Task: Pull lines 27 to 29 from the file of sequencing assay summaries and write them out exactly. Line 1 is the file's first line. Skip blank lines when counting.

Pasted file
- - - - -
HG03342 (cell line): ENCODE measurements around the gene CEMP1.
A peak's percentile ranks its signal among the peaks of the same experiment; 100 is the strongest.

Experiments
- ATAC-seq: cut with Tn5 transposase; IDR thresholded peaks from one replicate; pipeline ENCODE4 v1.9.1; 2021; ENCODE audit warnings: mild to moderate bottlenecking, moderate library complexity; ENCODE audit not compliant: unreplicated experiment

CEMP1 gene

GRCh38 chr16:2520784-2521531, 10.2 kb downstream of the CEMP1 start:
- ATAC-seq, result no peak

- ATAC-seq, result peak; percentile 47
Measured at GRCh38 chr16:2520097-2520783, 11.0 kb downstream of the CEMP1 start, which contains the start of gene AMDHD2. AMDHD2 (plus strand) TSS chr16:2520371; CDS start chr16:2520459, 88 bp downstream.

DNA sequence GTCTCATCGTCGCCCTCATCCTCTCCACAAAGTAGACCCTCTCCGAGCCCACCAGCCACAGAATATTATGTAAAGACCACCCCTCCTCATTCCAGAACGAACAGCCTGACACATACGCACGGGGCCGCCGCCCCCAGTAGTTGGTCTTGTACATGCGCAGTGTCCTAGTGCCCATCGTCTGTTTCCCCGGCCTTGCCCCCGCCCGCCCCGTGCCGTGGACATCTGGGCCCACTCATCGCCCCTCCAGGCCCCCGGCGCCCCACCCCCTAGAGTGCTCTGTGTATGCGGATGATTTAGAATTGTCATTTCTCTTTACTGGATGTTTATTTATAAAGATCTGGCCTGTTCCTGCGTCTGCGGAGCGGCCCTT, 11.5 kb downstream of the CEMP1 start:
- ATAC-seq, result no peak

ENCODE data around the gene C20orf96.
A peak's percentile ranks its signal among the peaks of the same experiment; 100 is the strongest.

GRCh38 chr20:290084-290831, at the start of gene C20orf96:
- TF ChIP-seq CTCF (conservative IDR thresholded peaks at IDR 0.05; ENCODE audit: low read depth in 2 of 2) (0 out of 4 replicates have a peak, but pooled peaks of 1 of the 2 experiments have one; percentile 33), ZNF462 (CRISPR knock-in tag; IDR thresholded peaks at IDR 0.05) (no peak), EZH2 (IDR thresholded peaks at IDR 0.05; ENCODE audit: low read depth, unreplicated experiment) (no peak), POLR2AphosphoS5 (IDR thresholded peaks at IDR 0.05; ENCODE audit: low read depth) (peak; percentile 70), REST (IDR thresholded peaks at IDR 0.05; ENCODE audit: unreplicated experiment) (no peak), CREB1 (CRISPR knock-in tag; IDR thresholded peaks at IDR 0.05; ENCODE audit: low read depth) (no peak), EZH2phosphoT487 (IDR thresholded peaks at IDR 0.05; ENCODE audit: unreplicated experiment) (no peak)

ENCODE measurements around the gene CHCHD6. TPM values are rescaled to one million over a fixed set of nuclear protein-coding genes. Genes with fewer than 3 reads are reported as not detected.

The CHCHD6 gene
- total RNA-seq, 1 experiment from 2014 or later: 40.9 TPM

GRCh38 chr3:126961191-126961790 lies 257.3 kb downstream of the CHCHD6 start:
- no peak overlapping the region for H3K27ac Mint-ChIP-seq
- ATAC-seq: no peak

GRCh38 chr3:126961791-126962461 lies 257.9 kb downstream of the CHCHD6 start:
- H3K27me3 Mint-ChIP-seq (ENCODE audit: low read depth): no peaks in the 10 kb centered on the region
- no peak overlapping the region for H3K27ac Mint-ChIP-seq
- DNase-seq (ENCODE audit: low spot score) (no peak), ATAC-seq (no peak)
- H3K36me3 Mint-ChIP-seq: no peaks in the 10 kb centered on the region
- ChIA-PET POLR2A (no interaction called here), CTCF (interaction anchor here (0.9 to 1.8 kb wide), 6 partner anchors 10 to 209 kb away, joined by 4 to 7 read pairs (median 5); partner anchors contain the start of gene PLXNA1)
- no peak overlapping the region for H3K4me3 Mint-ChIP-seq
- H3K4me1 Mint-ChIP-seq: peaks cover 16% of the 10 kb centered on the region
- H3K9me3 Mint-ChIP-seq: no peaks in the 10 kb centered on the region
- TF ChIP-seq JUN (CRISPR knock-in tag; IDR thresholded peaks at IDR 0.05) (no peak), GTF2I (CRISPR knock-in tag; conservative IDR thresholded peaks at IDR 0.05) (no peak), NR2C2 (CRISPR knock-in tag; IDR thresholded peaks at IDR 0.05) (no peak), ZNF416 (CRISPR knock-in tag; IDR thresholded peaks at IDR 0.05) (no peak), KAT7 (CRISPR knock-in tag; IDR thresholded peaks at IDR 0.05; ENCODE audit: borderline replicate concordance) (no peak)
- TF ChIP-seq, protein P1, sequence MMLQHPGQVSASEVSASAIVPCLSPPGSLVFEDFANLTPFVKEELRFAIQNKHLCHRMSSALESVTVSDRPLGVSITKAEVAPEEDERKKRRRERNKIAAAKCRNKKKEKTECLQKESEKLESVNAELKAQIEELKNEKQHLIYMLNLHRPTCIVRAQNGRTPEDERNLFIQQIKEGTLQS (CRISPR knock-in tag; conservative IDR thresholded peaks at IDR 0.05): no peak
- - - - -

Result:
- ChIA-PET POLR2A (no interaction called here), CTCF (interaction anchor here (0.9 to 1.8 kb wide), 6 partner anchors 10 to 209 kb away, joined by 4 to 7 read pairs (median 5); partner anchors contain the start of gene PLXNA1)
- no peak overlapping the region for H3K4me3 Mint-ChIP-seq
- H3K4me1 Mint-ChIP-seq: peaks cover 16% of the 10 kb centered on the region